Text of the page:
Home / Embedded-Systems / Study-Guide Comments

1        Section:  Understanding shared peripherals (pg 290)

2        Section:  Introducing the STM USB driver stack (pg 292)

3        Section:  Developing a StreamBuffer USB virtual COM port (pg 300)

4        Section:  Using mutexes for access control (pg 308)


Chapter 11: bugs and clarifications




Chapter 11: Sharing Hardware Peripherals across Tasks (pg 289)


1      Section:  Understanding shared peripherals (pg 290)


      Bug in the book, page 290

o      The "STM USB virtual COM port drivers" do not need to be installed on Windows 10.

o      Also, when I tried to install them on Windows 10, I got this error:


Graphical user interface, text, application, email

Description automatically generated


o      The STM documentation states, "Starting from Windows 10, the STSW-STM32102 driver is no more adequate and the usage of the native inbox driver is recommended."  Apparently, this means that the driver isn't needed, and the COM port will work without the STM driver.


o      Additional info:




      Tip, page 290,

o      When I clicked on the Tera Term installer, it took quite a while before getting the first installation GUI.  Initially, I mistakenly thought the installer didn't run when I clicked on it.


      Additional info, page 291

o      USB CDC is the USB communications device class.

o      https://en.wikipedia.org/wiki/USB_communications_device_class

      "The device attaches to an RS-232 communications line and the operating system on the USB side makes the USB device appear as a traditional RS-232 port."


2      Section:  Introducing the STM USB driver stack (pg 292)


      Additional info, page 292

o      Info about STM32CubeMX:



      Additional info, pages 294f

o      Programs for Chapter 11














      Additional info, page 294

o      In the IDE, some files are greyed and have a strike through them.  This indicates they are not included in the current build configuration.

o      The screen-shot below shows an example.  The active build-configuration is rawCDC, and VirtualCommDriver.c is not included in it.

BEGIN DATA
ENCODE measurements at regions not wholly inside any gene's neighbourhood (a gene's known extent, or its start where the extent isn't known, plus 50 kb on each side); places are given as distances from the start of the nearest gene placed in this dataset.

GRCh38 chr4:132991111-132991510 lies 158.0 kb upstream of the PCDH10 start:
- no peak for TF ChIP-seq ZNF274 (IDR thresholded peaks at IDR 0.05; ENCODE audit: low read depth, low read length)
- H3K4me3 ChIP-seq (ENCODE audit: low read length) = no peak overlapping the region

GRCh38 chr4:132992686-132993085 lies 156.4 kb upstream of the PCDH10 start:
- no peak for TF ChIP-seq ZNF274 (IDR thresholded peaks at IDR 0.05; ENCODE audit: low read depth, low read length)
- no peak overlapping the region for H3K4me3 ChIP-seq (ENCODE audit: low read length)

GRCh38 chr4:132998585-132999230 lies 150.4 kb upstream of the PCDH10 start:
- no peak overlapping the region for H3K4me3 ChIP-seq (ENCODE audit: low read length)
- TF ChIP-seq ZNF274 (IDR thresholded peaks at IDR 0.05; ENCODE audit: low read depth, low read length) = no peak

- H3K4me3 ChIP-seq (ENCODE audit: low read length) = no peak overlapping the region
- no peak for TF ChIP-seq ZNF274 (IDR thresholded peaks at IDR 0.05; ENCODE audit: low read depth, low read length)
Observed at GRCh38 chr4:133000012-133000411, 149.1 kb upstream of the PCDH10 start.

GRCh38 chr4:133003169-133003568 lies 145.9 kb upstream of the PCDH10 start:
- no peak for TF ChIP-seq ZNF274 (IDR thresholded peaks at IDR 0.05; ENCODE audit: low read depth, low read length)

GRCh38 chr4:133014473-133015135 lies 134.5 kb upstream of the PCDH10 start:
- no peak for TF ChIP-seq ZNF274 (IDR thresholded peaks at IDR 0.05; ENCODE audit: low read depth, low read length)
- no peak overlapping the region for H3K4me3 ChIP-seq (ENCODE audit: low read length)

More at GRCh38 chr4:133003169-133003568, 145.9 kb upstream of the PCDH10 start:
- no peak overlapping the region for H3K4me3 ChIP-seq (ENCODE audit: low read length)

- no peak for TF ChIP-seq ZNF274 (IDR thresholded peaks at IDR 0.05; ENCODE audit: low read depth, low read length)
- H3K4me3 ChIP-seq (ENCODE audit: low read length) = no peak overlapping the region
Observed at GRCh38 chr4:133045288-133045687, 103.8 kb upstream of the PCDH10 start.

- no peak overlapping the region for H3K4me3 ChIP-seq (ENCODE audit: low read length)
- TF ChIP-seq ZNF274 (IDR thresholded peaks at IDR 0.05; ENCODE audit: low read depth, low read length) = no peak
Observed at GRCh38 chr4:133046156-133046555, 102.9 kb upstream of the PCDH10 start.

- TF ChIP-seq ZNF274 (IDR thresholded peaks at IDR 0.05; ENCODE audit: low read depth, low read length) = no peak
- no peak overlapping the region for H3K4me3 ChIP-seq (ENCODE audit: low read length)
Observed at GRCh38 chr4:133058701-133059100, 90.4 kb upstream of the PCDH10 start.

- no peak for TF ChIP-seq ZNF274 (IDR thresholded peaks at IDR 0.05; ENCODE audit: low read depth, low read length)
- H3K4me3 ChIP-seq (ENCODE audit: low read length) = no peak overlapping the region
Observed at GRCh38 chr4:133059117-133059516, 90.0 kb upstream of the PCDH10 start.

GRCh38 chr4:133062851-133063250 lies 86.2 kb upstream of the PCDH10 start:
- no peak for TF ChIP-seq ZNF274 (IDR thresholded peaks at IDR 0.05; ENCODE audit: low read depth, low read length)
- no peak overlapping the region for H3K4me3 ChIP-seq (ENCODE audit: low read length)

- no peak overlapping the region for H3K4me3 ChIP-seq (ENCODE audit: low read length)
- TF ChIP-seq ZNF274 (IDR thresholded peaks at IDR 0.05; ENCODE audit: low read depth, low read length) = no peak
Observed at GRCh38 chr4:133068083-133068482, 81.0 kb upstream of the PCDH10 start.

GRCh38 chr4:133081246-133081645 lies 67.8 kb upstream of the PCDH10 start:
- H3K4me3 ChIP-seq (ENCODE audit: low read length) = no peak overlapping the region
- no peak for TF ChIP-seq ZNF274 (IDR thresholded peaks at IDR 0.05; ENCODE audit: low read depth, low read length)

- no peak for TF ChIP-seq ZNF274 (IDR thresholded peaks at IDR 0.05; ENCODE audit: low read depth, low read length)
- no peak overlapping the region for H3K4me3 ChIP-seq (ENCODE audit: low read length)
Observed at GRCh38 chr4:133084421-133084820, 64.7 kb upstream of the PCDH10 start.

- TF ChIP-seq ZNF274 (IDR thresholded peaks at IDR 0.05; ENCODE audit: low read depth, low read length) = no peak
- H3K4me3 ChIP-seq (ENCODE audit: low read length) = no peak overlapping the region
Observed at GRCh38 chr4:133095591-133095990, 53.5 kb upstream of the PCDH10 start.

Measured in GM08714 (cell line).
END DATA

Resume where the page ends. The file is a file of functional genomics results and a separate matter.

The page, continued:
o      https://stackoverflow.com/questions/34127299/what-would-cause-my-source-files-to-be-greyed-out-with-a-strikethrough-through-t



      Clarification, page 294:

o      The code shown in the book differs from the code provided in the repo.

o      From the repo, usbPrintOutTask() has a two calls to vTaskDelay(100), whereas the book just has one.

o      When running the code from the repo, the output is not missing "message" lines, unlike what is shown on page 295. 


      Additional info, page 294:

o      Some of the USB-related functions have a suffix "_FS", e.g., CDC_Transmit_FS().

o      "_FS" stands for "full-speed".

o      USB acronyms are specified in , Reference manual, STM32F76xxx and STM32F77xxx advanced Arm-based 32-bit MCUs, in section 41, "USB on-the-go full-speed/high-speed"

o      Other examples:

      LS : Low-speed

      HS : High-speed

      OTG : On-the-go


      Tip, page 295

o      On Windows, Tera Term's line-feeds need to be configured.

o      In usbPrintOutTask(), lf is sent for "\n".

o      To configure Tera Term:

      Setup : Terminal : Receive : LF


      Clarification, page 299

o      The code added to usbd_cdc.c is in the function USBD_CDC_DataIn().

      USBD_CDC_DataIn() gets called within a USB ISR.  So, the function pointed to by hcdc->TxCallBack must be ISR-safe. This is further explained on pages 302 and 305.

o      The call-chain for USBD_CDC_DataIn() might be:

      HAL_PCD_IRQHandler() calls

      (Note:  Handles PCD interrupt request; PCD is Peripheral Control Driver)

      (Note:  these calls are made after the transmission is sent:)

      HAL_PCD_DataInStageCallback() calls

      USBD_LL_DataInStage() calls

      pdev->pClass->DataIn() which is USBD_CDC_DataIn()

o      References:



      User Guide : Description of STM32F7 HAL and low-layer drivers


      STM32 USB tutorial

      On this article, you find application examples, document references, tips and tricks and so on related to STM32 USB



3      Section:  Developing a StreamBuffer USB virtual COM port (pg 300)


      Clarification, page 300

o      VirtualComDriver.c includes the function GetUsbRxStreamBuff() and the stream-buffer vcom_rxStream.  They aren't used until Chapter 13.


      Bug in book and code (VirtualComDriver.c), page 300

o      TransmitUsbDataLossy() uses xStreamBufferSendFromISR(), but it should use xStreamBufferSend(), with the parameter xTicksToWait set to 0.


int32_t numBytesCopied = xStreamBufferSend( txStream, Buff, Len, 0);


o      TransmitUsbDataLossy() is called from a task, not from an ISR.